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With near-normal rains, paddy sowing likely to pick up

August 10, 2019 11:38 IST

The slowdown in sowing is mainly because of the delayed onset of the southwest monsoon and its slow progress in June.

Photograph: Reuters

A sharp improvement in the southwest monsoon over the past few weeks has narrowed the shortfall in kharif acreage compared to last year. Rice cultivation, however, has remained slow in major eastern states such West Bengal, Bihar, Jharkhand, and Odisha.

Senior officials in the agriculture ministry said in the coming weeks, paddy sowing will pick pace and cover the gap.

“We are confident that by the time kharif sowing ends, about 106 million hectares will be under crops,” said an official. “This is almost the same as the normal area under kharif cultivation in the past five years.”

 

He added that according to discussions with the states, farmers in several eastern ones started sowing paddy late this year.

Data furnished by the ministry showed that till August 8, paddy has been sown in about 26.52 million hectares, which is 12.81 per cent less than the area covered during the same period last year and 13.21 per cent less than the average area covered during the same period in past five years.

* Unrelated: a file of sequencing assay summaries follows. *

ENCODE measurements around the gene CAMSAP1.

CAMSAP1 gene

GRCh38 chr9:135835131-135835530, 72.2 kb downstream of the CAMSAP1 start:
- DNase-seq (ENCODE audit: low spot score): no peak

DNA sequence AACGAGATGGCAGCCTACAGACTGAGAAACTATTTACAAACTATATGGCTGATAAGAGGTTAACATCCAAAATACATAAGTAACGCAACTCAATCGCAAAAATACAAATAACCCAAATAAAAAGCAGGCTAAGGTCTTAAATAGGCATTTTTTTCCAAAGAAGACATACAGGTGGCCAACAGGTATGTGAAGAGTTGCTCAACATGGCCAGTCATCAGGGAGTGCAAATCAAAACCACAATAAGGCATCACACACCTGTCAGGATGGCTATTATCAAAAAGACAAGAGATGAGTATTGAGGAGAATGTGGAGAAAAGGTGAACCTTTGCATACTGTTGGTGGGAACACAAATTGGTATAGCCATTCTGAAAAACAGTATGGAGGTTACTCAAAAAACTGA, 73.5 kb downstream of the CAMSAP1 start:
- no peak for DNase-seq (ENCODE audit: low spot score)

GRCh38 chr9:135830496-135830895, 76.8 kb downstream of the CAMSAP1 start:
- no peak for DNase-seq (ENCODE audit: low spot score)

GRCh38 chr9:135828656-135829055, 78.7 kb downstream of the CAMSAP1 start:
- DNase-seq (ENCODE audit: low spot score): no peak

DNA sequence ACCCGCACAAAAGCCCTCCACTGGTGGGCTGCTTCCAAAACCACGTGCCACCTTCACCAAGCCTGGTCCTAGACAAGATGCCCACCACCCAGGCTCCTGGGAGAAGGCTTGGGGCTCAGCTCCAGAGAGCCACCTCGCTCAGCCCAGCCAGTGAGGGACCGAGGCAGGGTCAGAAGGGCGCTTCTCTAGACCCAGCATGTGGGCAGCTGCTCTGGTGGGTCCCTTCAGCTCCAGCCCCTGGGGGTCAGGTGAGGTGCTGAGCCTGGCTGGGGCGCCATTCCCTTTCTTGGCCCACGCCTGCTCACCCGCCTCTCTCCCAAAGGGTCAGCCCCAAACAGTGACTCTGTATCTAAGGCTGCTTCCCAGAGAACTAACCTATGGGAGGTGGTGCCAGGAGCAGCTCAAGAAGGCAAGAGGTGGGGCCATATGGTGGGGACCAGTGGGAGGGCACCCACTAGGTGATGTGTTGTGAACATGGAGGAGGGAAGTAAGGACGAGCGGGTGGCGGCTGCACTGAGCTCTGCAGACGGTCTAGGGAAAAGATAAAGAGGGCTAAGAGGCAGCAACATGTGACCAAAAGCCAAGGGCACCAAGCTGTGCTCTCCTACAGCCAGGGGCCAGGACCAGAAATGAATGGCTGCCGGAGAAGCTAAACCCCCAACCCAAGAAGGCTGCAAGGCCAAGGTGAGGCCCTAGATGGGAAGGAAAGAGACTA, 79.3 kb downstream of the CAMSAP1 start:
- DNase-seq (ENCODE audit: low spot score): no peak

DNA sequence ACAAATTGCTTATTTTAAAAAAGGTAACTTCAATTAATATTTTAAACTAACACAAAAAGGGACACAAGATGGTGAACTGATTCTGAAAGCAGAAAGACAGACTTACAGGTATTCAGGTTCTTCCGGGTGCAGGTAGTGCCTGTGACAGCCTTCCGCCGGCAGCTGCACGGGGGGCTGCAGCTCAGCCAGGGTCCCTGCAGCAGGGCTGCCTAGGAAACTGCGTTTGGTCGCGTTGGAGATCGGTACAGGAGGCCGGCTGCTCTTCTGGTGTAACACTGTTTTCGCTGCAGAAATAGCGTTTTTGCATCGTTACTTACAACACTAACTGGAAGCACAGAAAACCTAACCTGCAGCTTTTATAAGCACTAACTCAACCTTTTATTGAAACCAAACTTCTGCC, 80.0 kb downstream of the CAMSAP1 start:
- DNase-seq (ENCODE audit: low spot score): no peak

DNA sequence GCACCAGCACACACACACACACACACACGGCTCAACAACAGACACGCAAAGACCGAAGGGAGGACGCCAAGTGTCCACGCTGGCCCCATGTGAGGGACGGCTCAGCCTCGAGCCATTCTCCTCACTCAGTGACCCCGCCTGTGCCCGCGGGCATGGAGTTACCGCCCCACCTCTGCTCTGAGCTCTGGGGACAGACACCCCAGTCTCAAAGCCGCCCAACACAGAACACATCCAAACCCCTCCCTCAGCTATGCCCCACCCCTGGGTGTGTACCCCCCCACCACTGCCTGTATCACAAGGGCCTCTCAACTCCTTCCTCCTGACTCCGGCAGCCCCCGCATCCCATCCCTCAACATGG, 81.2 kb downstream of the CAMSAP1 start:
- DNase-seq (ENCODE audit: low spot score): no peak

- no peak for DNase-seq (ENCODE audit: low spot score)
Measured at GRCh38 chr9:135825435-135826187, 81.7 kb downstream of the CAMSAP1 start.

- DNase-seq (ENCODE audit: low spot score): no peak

Overall, total kharif crops so far have been sown in around 86.95 million hectares, which is 5.35 per cent lower than the same period last year and 3.47 per cent less than the average area covered during the same period in past five years.

“Though most crops are in the growing stage and it is difficult to predict the final harvest now, even if we get average yields, that should be a good harvest this kharif season,” the official said.

The slowdown in sowing is mainly because of the delayed onset of the southwest monsoon and its slow progress in June.

However, since the middle of July, the rains have picked pace. On August 8, it was barely 1 per cent less than normal.

This is a big improvement from the 33 per cent shortfall in end-June.

Till date, of the 36 meteorological subdivisions, the southwest monsoon was normal in 23 and deficient in just eight.

The pick-up in rains has also pushed up water levels in reservoirs -- now, it is 77 billion cubic meters (BCM), 99 per cent of last year’s level during the same period and 97 per cent of the average level of the past 10 years.

Sanjeeb Mukherjee in New Delhi
Source: source
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